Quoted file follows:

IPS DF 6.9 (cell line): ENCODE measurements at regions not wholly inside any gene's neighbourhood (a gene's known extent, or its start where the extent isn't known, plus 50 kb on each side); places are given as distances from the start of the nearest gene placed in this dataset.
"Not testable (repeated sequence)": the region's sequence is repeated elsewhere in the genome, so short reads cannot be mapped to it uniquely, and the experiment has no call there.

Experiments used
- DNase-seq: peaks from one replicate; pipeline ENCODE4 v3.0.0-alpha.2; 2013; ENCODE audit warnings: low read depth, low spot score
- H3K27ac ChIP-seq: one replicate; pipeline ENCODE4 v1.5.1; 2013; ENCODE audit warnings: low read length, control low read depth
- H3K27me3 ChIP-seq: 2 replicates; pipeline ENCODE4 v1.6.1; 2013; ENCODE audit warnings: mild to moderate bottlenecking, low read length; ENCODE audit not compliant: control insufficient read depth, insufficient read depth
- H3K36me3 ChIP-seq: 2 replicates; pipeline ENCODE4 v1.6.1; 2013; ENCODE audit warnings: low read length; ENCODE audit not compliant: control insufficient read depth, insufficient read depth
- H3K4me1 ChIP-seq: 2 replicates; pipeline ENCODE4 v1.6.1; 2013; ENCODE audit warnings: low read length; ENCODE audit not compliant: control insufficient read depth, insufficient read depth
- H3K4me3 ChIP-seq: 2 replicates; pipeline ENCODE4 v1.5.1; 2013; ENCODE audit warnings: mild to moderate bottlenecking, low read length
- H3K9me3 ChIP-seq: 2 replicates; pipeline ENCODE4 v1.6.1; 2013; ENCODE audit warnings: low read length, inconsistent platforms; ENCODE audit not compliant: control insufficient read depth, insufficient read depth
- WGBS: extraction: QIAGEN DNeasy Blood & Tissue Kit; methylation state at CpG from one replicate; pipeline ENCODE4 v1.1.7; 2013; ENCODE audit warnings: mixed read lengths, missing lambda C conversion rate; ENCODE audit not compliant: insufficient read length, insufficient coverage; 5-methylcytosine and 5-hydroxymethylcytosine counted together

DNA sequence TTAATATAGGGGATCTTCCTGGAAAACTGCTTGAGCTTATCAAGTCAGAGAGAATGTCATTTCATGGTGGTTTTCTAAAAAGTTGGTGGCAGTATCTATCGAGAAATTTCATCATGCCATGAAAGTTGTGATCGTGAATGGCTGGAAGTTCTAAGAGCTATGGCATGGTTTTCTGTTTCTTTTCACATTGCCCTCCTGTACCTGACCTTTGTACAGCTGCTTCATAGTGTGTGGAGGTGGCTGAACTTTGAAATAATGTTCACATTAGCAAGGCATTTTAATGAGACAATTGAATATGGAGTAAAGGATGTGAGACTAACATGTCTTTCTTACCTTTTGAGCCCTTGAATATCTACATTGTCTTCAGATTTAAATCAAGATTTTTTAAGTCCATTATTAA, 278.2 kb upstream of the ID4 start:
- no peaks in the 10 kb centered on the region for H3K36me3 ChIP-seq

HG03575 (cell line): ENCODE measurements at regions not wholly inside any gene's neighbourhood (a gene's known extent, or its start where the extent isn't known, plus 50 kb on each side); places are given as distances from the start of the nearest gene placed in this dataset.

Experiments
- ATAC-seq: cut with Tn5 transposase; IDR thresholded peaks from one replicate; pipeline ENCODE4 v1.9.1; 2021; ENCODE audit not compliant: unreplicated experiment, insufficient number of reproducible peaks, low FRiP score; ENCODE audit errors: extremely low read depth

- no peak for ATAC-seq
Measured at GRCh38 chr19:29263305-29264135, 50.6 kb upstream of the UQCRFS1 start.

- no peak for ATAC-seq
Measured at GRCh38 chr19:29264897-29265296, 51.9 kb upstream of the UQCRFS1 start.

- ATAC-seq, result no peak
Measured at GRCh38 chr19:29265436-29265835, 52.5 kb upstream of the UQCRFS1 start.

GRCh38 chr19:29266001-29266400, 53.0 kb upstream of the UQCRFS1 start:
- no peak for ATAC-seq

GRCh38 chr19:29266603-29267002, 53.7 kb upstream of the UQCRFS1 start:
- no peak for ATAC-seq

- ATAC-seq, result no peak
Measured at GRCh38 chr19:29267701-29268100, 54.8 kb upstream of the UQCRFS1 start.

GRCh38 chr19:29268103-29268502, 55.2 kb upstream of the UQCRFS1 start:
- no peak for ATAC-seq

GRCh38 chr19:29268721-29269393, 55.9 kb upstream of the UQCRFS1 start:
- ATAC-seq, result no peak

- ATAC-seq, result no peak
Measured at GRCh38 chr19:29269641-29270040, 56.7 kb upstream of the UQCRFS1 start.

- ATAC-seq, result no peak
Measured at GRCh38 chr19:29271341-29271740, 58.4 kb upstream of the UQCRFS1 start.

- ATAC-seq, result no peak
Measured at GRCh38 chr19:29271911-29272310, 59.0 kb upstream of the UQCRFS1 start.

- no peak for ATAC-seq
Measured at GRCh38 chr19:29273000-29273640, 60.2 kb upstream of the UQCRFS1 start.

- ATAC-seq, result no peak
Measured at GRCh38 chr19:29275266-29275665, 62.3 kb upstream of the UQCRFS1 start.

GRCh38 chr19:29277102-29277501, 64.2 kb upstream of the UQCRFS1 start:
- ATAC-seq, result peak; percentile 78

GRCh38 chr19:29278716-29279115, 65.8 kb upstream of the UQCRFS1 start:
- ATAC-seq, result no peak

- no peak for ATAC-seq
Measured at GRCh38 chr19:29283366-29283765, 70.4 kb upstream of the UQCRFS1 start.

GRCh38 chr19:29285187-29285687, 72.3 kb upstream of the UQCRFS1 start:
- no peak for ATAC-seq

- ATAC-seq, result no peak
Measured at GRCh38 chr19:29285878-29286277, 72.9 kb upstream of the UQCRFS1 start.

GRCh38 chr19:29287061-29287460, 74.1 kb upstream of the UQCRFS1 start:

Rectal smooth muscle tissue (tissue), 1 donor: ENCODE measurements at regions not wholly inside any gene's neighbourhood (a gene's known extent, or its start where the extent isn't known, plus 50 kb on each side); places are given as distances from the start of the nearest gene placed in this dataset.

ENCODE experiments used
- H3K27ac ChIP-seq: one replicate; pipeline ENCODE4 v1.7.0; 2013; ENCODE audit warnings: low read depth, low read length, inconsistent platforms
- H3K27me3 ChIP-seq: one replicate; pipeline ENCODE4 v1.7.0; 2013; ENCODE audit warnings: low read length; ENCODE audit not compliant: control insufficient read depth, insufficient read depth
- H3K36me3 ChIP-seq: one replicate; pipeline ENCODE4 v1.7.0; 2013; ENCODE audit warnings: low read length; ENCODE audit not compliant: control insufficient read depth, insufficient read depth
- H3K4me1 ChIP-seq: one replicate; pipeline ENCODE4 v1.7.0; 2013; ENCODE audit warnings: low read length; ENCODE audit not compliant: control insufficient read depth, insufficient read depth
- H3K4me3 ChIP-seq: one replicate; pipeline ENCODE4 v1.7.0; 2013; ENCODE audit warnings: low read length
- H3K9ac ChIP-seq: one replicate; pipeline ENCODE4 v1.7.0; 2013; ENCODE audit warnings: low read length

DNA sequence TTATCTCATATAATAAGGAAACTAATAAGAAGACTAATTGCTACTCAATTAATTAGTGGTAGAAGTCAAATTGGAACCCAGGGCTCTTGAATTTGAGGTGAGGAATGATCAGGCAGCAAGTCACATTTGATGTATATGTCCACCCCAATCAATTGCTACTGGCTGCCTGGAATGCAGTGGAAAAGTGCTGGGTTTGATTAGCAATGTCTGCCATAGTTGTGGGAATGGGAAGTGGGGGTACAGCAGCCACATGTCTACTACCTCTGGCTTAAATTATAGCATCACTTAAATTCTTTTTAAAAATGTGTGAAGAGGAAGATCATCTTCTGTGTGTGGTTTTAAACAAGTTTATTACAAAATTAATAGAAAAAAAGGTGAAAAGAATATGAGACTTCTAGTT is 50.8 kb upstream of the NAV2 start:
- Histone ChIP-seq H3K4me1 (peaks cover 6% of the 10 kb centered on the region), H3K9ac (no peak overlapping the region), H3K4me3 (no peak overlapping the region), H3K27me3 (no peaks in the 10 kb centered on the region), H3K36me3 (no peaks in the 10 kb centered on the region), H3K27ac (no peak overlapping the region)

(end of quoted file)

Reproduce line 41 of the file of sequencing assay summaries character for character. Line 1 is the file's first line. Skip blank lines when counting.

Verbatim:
- ATAC-seq, result no peak